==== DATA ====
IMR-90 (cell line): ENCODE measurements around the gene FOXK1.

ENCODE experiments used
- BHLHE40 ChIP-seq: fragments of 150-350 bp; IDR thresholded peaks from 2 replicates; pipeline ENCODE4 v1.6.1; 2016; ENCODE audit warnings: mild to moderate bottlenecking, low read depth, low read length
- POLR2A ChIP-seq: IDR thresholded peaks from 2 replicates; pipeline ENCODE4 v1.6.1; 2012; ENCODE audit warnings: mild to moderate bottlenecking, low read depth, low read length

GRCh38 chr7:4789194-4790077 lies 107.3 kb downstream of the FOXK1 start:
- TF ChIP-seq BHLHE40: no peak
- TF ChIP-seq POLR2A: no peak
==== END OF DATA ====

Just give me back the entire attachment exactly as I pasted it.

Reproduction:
IMR-90 (cell line): ENCODE measurements around the gene FOXK1.

ENCODE experiments used
- BHLHE40 ChIP-seq: fragments of 150-350 bp; IDR thresholded peaks from 2 replicates; pipeline ENCODE4 v1.6.1; 2016; ENCODE audit warnings: mild to moderate bottlenecking, low read depth, low read length
- POLR2A ChIP-seq: IDR thresholded peaks from 2 replicates; pipeline ENCODE4 v1.6.1; 2012; ENCODE audit warnings: mild to moderate bottlenecking, low read depth, low read length

GRCh38 chr7:4789194-4790077 lies 107.3 kb downstream of the FOXK1 start:
- TF ChIP-seq BHLHE40: no peak
- TF ChIP-seq POLR2A: no peak